But there is reason to hope today that the pending sweetheart deal between the banks and the Obama administration may not be as sweet as the Big Five Banks had been hoping for. Schneiderman last night announced a relatively limited proposal: in exchange for a $25bn payout to victims of the robo-signing foreclosure fraud, there will be no criminal prosecution from the states which agree to the deal. But the blanket perpetual immunity from punishment for the entire panorama of financial felonies apparently is not to be. The state agreement would not preclude the feds (read: Schneiderman and his posse of IRS and FBI agents) going after mortgage fraudsters.
Some of those skeptical that Barack Obama would ever go after the banking hand that feeds him were expressing mild shock today that there might be a Grand Perp Walk of Bank CEOs after all. Remember, the president has stated time and again that he had no interest in punishing the banks. But then something called Occupy Wall Street came along, and made him an offer he couldn't refuse: investigate and prosecute, or we will hound you wherever you go. Plutocracy or not, the United States still requires that presidents be voted into office. And savvy politician that he is, Obama knows which way the wind is blowing.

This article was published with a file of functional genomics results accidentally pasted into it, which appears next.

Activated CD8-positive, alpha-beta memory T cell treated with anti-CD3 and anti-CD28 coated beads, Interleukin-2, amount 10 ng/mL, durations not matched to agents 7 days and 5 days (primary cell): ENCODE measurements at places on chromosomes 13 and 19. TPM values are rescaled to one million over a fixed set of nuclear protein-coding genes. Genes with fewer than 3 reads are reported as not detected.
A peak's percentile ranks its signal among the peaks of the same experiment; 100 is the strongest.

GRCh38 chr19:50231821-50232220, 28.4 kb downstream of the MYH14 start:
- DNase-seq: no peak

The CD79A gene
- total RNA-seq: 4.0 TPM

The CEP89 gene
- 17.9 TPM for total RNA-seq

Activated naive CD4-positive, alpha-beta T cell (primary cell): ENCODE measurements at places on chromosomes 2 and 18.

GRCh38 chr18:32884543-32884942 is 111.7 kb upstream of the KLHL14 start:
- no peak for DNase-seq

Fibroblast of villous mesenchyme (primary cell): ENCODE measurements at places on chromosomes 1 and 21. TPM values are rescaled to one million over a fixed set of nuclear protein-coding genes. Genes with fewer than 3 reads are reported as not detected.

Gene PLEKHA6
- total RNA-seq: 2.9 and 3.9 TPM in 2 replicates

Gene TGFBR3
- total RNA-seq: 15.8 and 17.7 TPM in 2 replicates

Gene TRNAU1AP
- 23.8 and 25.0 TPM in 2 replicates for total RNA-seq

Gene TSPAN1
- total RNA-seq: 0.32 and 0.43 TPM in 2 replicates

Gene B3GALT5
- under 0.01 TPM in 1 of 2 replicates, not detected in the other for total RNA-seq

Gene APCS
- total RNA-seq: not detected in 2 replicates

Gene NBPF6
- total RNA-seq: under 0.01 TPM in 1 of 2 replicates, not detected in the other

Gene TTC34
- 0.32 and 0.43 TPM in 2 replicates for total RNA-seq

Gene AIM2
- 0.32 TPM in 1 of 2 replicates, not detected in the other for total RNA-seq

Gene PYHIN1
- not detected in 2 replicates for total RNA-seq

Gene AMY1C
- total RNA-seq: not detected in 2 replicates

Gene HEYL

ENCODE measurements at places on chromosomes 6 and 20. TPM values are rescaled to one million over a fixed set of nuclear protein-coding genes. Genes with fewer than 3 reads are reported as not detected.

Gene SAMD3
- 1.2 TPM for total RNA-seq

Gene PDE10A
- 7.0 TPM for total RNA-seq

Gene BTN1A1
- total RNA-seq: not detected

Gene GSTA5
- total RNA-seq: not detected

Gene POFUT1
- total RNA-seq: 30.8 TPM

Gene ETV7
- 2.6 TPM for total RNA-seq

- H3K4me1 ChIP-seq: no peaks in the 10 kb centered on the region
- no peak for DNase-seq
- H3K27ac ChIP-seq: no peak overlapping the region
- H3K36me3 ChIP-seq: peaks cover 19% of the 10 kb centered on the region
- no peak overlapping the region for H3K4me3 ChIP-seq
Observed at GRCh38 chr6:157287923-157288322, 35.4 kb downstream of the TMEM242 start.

Sam Stein of The Huffington Post reports that banks will still be vulnerable in the following categories:
- Criminal liability.
- Tax liability
- Fair lending, fair housing, or any other civil rights claim.
- Federal Housing Finance Agency or the GSEs [Fannie Mae and Freddie Mac]
- CFPB claims for the period after they came into existence in July 2011
- SEC claims
- National Credit Union Association Claims
- FDIC claims
- Federal Reserve Board claims
- MERS claims